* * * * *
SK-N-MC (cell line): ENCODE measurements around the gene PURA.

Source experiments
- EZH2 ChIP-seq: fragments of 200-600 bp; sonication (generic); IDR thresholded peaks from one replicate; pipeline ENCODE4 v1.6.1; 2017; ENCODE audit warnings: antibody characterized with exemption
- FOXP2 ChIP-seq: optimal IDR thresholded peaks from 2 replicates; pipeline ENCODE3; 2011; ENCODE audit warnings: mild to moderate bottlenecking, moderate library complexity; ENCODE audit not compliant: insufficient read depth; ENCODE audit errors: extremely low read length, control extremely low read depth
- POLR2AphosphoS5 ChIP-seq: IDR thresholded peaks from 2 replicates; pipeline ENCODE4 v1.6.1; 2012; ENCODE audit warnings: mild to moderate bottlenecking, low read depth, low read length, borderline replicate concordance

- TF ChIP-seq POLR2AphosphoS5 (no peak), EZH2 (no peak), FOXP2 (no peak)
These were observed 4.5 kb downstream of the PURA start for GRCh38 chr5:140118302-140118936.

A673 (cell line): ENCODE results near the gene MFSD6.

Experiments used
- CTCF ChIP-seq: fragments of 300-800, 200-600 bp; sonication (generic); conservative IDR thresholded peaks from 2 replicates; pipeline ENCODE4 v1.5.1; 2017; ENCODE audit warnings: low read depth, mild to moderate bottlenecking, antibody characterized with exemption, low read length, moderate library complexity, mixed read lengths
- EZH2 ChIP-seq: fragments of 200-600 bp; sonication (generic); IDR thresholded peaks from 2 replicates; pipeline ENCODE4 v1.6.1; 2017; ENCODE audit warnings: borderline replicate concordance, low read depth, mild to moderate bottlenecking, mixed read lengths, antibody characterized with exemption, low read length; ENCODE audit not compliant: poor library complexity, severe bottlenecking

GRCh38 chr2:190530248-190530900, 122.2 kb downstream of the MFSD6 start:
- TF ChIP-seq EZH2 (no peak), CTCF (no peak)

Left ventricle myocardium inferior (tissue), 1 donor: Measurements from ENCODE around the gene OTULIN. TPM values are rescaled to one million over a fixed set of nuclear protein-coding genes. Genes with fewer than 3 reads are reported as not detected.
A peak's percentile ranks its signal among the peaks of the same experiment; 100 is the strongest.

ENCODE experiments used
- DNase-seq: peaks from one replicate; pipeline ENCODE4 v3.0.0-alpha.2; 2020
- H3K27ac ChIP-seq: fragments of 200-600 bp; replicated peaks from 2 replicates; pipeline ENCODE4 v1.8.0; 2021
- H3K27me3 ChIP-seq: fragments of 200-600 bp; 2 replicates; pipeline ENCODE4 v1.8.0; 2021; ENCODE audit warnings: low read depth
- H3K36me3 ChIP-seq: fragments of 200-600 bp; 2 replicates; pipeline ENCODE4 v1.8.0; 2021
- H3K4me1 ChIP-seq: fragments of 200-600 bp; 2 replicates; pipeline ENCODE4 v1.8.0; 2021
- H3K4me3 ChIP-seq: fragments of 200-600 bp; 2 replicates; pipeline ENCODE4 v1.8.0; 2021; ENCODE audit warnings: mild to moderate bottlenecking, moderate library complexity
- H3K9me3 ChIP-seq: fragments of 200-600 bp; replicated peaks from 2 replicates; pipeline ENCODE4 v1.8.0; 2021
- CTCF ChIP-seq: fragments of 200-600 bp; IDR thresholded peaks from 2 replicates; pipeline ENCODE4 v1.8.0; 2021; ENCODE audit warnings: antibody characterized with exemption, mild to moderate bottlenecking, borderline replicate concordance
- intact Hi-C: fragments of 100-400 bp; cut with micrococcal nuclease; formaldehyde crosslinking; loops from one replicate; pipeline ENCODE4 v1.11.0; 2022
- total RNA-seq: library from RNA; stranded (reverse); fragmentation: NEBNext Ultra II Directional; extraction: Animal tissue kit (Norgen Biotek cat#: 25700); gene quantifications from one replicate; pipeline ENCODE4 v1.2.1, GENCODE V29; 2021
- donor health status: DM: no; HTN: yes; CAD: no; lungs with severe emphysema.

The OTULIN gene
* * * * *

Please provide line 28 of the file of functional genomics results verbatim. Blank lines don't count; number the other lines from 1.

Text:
The OTULIN gene